stored value responds to any input change for the whole time the clock is high.
This can cause problems. For proper synchronization, we build a modified latch
which is edge-triggered. This is known as a Flip-flop.

D Flip Flop

One way to eliminate the undesirable condition of the indeterminate state in
the RS flip-flop is to ensure that inputs S and R are never equal to 1 at the same
time. This is done in the D flip-flop shown in figure 8.6(a). The D flip-flop has
Experiment#8                                                      Sequential Circuits

only two inputs: D and C. The D input goes directly to the S input and its
complement is applied to the R input. As long as the pulse input is at 0, the
outputs of gates 3 and 4 are at the 1 level and the circuit cannot change state
regardless of the value of D. The D input is sampled when C = 1. If D is 1, the Q
output goes to 1, placing the circuit in the set state. If D is 0, output Q goes to 0
and the circuit switches to clear state (see figure 8.6(b)).

Figure 8.6: D Flip-Flop.

JK flip-flops

A JK flip-flop is a refinement of the RS flip-flop in the indeterminate state of
the RS type is defined in the JK type. Inputs J and K behave like inputs S and R to
set and clear the flip-flop, respectively. The input marked J is for set and the input
marked K is for reset. When both inputs J and K are equal to 1, the flip-flop
switches to its complement state, that is, if Q = 1, it switches to Q = 0, and vice
versa (see figure 8.7).

Figure 8.7: JK Flip-Flop.
Experiment#8                                                   Sequential Circuits

8.3 Lab Work
Parts list:

1- 74LS74 dual D type FF.
2- 74LS76 dual JK type FF.

Part I:        D-type Latch

The 74x75 is a quad D type latch
circuit in which any data change at the
output will be transferred to the output
whenever the proper logic level is present
in the enable input of the device.

a) Install the 74LS75 in the board and quickly verify the proper operation of
one latch by connecting the input to switch and the output to LED.
Connect also the enable input to switch and investigate its operation.
b) Verify that the truth table is consistent with the device.
c) Verify that the truth table is consistent with the device by PROTEUS
simulator.

Part II:       D type FF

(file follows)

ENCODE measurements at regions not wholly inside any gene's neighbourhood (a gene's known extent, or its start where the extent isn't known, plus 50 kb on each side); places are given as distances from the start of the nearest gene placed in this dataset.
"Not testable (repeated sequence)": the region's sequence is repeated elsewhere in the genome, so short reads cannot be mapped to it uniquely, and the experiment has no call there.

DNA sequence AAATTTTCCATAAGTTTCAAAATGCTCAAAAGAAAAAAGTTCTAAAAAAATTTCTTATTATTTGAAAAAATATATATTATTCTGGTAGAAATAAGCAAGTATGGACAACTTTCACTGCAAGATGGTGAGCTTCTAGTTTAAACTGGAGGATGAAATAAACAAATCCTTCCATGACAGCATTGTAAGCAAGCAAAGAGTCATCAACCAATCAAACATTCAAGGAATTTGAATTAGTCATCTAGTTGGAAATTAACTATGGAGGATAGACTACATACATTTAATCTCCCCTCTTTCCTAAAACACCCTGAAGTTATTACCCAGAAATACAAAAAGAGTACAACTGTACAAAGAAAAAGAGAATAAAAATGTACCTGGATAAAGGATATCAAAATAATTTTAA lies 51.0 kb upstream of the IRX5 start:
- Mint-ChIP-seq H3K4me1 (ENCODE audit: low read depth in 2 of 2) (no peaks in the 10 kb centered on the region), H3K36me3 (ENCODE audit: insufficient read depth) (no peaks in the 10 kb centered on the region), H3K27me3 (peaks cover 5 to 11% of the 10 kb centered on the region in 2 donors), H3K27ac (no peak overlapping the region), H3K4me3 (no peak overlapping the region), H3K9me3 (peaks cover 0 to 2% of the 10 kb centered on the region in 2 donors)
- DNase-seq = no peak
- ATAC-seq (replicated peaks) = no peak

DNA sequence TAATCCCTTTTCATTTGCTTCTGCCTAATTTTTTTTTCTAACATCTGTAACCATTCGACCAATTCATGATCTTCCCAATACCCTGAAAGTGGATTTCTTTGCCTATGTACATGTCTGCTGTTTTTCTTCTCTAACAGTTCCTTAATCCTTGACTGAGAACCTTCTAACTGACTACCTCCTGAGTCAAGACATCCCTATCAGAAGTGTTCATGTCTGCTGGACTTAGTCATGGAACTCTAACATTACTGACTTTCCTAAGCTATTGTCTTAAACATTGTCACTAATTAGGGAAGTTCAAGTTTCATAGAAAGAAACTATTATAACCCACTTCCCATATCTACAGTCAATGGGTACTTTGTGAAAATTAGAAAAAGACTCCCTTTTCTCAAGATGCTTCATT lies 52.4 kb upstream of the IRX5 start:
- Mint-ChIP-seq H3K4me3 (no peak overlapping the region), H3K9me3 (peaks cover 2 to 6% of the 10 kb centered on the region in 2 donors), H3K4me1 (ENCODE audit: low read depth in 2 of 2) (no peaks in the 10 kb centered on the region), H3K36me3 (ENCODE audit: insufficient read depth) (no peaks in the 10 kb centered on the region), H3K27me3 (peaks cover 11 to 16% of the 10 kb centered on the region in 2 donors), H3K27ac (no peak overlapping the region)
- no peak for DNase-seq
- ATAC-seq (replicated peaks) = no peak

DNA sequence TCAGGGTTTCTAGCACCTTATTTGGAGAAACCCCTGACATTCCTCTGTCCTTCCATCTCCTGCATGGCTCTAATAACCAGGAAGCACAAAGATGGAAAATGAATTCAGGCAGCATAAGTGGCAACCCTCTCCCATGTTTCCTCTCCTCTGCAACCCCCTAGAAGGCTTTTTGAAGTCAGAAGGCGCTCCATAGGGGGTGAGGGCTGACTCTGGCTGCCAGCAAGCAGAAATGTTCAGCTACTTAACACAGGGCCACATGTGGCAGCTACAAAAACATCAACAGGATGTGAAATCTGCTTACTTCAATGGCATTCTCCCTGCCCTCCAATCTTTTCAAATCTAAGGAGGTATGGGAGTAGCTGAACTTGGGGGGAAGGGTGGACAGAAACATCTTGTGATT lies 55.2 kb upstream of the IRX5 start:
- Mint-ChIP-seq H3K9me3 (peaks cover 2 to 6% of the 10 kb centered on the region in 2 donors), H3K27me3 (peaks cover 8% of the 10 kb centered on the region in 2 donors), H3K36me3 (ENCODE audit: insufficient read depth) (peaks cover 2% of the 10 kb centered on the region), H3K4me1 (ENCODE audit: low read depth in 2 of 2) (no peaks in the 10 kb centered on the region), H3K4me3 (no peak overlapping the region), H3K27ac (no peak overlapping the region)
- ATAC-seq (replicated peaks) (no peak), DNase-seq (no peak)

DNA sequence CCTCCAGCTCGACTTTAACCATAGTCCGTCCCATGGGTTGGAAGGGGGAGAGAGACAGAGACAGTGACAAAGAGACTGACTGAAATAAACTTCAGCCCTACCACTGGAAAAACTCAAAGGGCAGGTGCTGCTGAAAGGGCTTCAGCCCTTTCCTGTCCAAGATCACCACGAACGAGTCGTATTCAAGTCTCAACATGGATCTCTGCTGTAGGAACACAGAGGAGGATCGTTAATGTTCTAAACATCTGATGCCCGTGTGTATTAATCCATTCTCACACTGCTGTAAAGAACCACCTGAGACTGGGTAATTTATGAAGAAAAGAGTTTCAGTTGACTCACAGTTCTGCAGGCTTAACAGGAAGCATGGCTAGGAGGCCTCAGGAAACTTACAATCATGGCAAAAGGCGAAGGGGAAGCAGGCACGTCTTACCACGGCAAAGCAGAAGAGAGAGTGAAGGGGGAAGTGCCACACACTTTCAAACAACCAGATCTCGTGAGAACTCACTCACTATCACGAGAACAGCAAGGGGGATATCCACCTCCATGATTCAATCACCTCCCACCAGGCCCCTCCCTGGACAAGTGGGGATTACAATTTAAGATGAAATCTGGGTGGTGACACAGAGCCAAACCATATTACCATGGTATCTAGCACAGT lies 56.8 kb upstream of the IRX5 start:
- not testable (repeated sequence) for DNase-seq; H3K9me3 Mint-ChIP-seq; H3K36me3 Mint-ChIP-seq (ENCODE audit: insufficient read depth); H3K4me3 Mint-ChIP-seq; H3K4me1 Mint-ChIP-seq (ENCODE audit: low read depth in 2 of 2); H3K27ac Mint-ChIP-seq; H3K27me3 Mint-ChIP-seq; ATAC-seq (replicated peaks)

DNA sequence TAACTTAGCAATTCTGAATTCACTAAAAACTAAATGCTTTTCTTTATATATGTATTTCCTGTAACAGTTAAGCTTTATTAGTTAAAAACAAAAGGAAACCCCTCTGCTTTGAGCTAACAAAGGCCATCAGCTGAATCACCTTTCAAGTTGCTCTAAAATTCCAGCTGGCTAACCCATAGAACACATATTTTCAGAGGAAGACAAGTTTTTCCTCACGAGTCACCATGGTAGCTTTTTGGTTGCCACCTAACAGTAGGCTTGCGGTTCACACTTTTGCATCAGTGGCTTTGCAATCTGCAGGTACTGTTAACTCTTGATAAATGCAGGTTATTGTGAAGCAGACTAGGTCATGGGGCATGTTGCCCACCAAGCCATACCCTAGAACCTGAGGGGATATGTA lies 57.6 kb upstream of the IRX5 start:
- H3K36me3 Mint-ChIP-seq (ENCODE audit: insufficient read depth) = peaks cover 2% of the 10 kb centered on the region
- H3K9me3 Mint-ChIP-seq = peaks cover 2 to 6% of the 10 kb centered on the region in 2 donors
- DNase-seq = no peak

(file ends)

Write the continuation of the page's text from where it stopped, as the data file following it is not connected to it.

The 74x74 is a dual D type FF sequential circuit in which any data change at
the input will be transferred to the output ONLY on a rising edge transition of a
clock at the clock input signal of the FF. Note that the information will be stored
by the FF and will not change as long as no rising edge voltage potential appears
at the clock input of that particular FF.

74LS74
Experiment#8                                                    Sequential Circuits

a) Install the 74LS74 in the board and quickly verify the proper operation of
one FF by connection the D input to switch, the clock input to the clock
from the board, and the output to LED. Verify functional table for proper
preset and clear inputs conditions.
b) Verify that data is transferred ONLY at the rising edge transition of the
switch at the clock input when changing from "low" to "high" level.
c) Verify that regardless of the data changes present at the input of a FF, the
data Will Not be transferred if edge transition of the switch at the clock
input does not occur.
d) Verify that the truth table is consistent with the device by PROTEUS
simulator. ( Simulate all states).

Part III:       JK type FF

The 74LS76 is a dual JK type FF sequential circuit in which data at the J and
/or K input will define an output condition according to its logic structure ONLY
at the falling edge transition of a clock input of that particular FF.

74LS76

a) Install 74LS76 in the board and quickly verify the proper operation of one
FF by connecting the J, K, and clock inputs to switches and the outputs to
LEDs. Verify functional table for proper preset and clear input conditions.
b) Repeat part II (steps b and c) for the 74LS76 by keeping in mind that this
device is negative edge triggered instead of positive edge like the 74LS74.
c) Derive and verify that outputs conditions are consistent with the truth table
for the 74LS76.
d) Verify that the truth table is consistent with the device by
PROTEUS simulator. ( Simulate all states).
Experiment#8                                                  Sequential Circuits

8.4 Exercise

Build a four bit circulating shift register using D-FF, like that in
the following figure

a) In your report derive a timing diagram and a state table for the circuit
shown above taking the initial states as 0110.
b) Draw in logic diagram (blocks) and schematic diagram the circuit
connection.
By PROTEUS simulator:
c) Construct the circuit shown above. Reset all FFs by momentarily making
sw5 low and then back to high (all other switches should be set to high) all
LEDs should be “OFF”. By PROTUES simulator.
d) Set sw1 to low and then back to high. This sets the first FF. LED1 should
be “ON”
e) Apply a clock pulse to sw5; note that the data has been shifted from LED1
to LED2. If you apply another pulse you will see that the data is shifted
again and so on….
f) Use sw1 to sw4 to load (set a condition) data into the FFs and note that it
takes four clock pulses to circulate the data.